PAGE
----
A Thought About Arguing Against Moral Realism


Could there be a moral argument against moral realism? I’ve been thinking about that question a lot since encountering the work of Melis Erdur. If we consider meta-ethical theses like moral realism to be substantive moral claims which carry potential moral implications, then it seems like a moral argument against moral realism is a real possibility. Admitting this would call into question the (increasingly less) common assumption that meta-ethical theories don’t have moral implications. However, it seems like this assumption is false. For instance, moral realism being true would mean that we have moral reasons to act or refrain from certain actions. That we have moral reasons to act seems like a moral implication. If error theory was true, we wouldn’t have any moral reasons to act, so the truth of realism over error theory would entail moral implications.

If we admit that the boundary between ethics and meta-ethics is fuzzy, then we may have room to think about a moral argument against moral realism. For example, moral realism entails that the moral wrongness of an act is conditional on there being a human-independent moral reality which makes that act wrong (Erdur forthcoming). But is the existence of a human-independent moral reality morally relevant to the wrongness of the act? Is the realist going to admit that if we were to discover that there is no human-independent moral reality, we should drop our commitment to the moral wrongness of a certain class of actions?[1] Remember that we are assessing moral realism, and not whether or not there is an anti-realist theory which lets us admit that an act is wrong even if there is no human-independent moral reality. The realist is going to think that a commitment to realism, and nothing less, is needed to put our moral practices onto secure foundations. So, she probably won’t immediately turn to a form of anti-realism as a form of moral palliative care.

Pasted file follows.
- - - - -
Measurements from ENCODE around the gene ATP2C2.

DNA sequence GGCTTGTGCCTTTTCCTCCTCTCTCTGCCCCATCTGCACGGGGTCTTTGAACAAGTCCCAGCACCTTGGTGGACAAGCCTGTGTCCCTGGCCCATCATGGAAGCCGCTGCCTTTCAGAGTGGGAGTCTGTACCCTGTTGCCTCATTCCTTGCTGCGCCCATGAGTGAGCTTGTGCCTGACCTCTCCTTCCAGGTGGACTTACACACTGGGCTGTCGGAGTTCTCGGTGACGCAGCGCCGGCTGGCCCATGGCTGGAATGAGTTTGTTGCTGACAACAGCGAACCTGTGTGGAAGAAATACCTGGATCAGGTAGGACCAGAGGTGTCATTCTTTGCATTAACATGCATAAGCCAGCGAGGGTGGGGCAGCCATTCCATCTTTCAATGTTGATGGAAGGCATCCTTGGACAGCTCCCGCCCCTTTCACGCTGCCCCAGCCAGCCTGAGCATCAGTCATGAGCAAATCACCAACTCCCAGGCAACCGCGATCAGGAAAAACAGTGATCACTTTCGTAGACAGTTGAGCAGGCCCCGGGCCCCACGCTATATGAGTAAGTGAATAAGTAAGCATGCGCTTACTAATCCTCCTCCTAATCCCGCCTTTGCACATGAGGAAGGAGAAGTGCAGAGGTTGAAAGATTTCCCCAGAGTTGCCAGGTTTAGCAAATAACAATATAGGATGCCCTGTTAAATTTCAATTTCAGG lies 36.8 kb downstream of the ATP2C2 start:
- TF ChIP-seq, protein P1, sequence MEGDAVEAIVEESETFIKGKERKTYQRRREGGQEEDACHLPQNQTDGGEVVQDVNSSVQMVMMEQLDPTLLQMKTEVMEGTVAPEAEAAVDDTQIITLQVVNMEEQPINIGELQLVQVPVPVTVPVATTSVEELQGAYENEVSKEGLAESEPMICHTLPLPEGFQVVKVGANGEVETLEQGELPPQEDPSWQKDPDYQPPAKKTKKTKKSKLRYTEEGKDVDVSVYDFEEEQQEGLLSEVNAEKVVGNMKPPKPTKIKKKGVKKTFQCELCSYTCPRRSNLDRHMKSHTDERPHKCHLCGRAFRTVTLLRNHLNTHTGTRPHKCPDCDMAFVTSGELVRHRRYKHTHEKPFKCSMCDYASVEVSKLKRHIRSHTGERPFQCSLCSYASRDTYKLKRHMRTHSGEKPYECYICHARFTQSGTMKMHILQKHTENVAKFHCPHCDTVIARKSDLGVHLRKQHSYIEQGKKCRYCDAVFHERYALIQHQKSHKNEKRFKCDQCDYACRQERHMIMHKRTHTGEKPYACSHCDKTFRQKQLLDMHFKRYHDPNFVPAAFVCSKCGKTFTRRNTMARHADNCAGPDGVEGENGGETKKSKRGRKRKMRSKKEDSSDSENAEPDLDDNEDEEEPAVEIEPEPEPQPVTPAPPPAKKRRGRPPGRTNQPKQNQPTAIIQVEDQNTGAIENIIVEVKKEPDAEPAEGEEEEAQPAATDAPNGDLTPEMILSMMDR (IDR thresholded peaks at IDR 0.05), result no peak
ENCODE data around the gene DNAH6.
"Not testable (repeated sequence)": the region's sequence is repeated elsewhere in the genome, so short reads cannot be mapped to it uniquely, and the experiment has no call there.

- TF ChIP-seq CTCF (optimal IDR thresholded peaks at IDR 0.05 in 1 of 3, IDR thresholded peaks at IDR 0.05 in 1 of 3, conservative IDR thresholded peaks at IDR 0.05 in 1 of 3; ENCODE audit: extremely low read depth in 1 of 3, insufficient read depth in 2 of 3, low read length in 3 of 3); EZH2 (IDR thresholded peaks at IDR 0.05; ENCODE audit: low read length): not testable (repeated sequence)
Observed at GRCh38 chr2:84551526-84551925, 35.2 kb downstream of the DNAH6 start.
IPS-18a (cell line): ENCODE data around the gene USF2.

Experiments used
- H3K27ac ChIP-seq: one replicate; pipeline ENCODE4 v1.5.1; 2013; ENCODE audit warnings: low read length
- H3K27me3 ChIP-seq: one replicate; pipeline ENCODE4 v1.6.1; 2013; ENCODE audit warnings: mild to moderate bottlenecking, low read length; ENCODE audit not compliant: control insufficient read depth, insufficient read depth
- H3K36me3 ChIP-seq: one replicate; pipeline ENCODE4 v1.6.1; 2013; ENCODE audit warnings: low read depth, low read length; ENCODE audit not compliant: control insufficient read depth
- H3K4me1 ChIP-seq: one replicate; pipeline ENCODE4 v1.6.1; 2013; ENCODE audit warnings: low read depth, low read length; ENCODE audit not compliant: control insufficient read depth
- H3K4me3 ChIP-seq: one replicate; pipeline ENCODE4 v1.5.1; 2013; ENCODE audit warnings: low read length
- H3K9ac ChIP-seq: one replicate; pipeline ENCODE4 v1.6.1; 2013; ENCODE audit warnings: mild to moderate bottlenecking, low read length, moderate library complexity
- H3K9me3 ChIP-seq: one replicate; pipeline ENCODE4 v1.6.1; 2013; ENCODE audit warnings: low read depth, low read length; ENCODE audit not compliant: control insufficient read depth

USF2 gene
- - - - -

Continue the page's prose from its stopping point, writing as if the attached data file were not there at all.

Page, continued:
It seems like we have the makings of a moral argument against moral realism. I won’t try to provide anything more than a brief sketch in this post, but I hope to explore this notion in more depth soon. In short, if we eschew a hard and fast distinction between meta-ethics and ethics, there opens up the possibility of considering meta-ethical theories as substantively moral, and as such evaluable by first-order moral standards. For instance, we could assess moral theories by the adequacy conditions provided by Theresa Tobin and Alison Jaggar (Tobin and Jaggar 2013). If moral realism fails to live up to our evaluative standards, then it would constitute a substantive moral mistake (Erdur forthcoming). The same could go for various forms of anti-realism, like expressivism and error theory.


[1] I am unsure if this question ought to be answered by a survey of self-proclaimed moral realists. I can think of good reasons for and against doing so.

Works Cited

Erdur, Melis (forthcoming). A Moral Argument Against Moral Realism. _Ethical Theory and Moral Practice_:1-12.

Jaggar, Alison M., and Theresa W. Tobin. “Situating Moral Justification: Rethinking the Mission of Moral Epistemology.” Metaphilosophy 44.4 (2013b): 383-408. Web.